Grapeless Wine in Chiang Rai

I blame my love for good wine on my parents – especially my Dad – who’s only rule growing up was ‘life’s too short – never drink bad wine’. Our family love for wine started with my parents trip to the Bordeaux region of France when I was just a glimmer in their eye. My house growing up had a converted basement to wine cellar, and I used to love opening the trap door in the floor, climbing down the creaky ladder, and staring at the dusty bottles. Every bottle has a story – from the grapes and the region to the winemaker and the barrel. I’ve been spoiled, all these years, to have the luxury of good wine (and even better company and family) create memories and stories that only happen when sitting around the table with people you love and a glass of California Zinfandel.

Every time Kevin and I have gone home this year we’ve maxed out on the amount of bottles we’re allowed to bring back to Thailand – the land of NO WINE. Sure, we can find wine places – but you end up buying a $10 bottle for $35 here. So it’s only on special occasions that we splurge.

We’d heard about the up and coming ‘wineries of Thailand’ and on our drive to Chiang Mai the other day we finally saw it: a huge sign stating ‘Chiang Rai Winery‘. Let’s GO! We wound off the main highway about 10 minutes through a small village, over a river, and into… rice patties? Wait a sec – where are the grapes?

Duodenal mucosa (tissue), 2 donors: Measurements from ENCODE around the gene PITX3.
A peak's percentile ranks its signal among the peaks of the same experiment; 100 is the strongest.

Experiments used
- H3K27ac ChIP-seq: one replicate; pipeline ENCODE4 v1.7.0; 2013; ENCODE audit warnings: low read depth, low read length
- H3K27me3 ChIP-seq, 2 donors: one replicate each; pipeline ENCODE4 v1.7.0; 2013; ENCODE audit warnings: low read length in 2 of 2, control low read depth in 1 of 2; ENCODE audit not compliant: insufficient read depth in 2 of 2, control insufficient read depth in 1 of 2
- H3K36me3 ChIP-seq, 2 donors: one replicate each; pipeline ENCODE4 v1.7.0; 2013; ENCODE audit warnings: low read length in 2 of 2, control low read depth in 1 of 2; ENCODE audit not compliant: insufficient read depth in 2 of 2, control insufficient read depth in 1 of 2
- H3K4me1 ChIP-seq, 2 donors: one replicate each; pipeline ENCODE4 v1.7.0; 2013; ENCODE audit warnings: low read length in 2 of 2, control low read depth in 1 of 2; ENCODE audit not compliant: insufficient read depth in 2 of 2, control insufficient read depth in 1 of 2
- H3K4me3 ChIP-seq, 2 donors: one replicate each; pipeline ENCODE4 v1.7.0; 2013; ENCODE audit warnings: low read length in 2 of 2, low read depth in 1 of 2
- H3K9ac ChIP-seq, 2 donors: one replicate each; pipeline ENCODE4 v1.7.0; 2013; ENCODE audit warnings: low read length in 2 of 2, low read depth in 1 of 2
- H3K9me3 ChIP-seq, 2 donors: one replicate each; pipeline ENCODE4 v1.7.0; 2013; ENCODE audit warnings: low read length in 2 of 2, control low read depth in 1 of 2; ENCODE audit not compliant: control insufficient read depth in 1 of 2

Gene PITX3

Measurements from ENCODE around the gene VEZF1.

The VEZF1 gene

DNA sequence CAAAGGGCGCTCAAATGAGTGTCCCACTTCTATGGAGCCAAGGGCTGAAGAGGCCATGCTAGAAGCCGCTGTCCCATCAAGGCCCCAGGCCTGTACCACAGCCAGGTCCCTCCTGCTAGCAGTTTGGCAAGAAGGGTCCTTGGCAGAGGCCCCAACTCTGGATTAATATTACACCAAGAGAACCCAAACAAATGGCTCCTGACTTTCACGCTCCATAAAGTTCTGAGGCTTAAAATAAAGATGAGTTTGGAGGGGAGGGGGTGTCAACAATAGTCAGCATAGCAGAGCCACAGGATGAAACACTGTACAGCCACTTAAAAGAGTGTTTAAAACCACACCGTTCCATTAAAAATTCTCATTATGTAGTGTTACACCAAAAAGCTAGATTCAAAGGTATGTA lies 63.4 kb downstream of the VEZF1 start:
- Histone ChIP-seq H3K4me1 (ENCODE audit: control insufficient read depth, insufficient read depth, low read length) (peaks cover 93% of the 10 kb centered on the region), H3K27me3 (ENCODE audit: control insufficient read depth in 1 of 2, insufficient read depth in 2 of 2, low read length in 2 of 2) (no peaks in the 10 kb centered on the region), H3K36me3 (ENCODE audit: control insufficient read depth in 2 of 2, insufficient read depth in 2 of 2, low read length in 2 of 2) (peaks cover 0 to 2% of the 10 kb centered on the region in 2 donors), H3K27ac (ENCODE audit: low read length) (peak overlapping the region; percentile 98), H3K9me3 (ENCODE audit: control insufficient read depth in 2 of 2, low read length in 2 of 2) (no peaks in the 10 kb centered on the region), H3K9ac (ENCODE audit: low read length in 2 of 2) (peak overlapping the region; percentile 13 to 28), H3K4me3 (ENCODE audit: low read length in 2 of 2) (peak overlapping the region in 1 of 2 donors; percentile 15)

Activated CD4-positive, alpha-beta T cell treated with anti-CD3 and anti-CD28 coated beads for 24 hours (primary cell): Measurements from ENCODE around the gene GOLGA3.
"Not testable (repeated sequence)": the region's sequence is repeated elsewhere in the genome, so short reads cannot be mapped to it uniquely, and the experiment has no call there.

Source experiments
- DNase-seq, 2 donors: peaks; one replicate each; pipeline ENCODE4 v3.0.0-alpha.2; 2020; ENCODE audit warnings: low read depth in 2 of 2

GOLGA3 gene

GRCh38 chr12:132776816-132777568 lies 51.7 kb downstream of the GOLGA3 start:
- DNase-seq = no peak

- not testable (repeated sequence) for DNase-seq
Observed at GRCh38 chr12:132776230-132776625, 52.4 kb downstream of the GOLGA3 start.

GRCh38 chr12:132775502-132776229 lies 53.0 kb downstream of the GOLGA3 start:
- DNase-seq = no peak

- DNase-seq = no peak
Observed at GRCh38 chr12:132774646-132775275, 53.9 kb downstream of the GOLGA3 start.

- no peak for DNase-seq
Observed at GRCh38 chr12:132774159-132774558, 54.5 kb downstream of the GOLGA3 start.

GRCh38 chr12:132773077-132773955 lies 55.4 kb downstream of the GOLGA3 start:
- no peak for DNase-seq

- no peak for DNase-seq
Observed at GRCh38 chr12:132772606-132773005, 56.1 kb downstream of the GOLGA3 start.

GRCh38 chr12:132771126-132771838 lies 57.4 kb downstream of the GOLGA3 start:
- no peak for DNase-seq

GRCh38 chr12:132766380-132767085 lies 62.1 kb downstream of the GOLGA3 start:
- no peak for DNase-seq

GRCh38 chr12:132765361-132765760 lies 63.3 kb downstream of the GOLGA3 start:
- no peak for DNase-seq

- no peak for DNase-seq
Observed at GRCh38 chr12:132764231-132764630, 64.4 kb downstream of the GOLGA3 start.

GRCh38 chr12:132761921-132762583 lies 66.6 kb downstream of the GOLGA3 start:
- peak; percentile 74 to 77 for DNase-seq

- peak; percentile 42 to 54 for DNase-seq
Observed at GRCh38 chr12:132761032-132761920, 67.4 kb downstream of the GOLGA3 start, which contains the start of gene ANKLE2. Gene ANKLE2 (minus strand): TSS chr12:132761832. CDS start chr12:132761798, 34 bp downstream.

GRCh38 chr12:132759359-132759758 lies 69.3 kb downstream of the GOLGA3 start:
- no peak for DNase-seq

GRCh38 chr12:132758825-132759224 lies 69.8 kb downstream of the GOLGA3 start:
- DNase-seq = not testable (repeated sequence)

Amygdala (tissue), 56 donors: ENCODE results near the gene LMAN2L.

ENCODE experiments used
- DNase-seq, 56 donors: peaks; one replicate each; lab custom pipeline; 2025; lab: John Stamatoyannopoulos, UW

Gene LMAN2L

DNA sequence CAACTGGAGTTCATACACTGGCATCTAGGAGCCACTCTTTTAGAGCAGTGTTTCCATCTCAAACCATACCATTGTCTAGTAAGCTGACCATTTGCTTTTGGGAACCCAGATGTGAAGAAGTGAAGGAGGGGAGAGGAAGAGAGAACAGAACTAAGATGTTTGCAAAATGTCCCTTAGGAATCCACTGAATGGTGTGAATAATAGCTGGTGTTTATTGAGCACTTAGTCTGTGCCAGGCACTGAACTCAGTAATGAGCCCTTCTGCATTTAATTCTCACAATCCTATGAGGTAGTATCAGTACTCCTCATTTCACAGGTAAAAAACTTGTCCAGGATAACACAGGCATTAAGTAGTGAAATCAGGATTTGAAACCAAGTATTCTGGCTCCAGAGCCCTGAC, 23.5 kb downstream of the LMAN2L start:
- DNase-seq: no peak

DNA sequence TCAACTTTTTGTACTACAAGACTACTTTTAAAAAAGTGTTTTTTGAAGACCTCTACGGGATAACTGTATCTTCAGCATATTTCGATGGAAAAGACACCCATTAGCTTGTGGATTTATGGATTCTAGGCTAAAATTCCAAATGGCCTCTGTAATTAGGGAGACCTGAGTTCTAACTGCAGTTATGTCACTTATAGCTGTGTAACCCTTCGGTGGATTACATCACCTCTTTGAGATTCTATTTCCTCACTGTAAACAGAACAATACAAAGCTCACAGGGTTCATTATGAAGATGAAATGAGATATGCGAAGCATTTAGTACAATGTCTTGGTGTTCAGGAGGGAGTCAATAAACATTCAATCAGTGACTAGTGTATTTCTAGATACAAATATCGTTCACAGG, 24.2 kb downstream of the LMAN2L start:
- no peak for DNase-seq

The grounds were beautiful – we had to cross a creaky bridge to get to the barren tasting room (evidently wine tasting isn’t quite the hit in Thailand like it is in California) where we were greeted by the daughter of the wine maker. We sat down and had a tray with 4 glasses brought to us, and out came the wine. Well…

Not quite the wine I was used to – but fruit wine. Wine made from Lychees, Mangosteens, and herbs. Interesting. We tasted, and I was surprised that it wasn’t THAT bad. I mean, I’d never be able to sit down and drink a full glass of the stuff, but it wasn’t exactly horrible either. It was just – different. Very mango-steeny. There was no tasting fee, so we obligingly purchased a bottle of their ‘Thai Tokay’ which is a sweet herbal wine made from Thai herbs. It won first prize for the best Thai wine in 2002, and is supposedly very popular amongst Thai women because it’s so SWEET.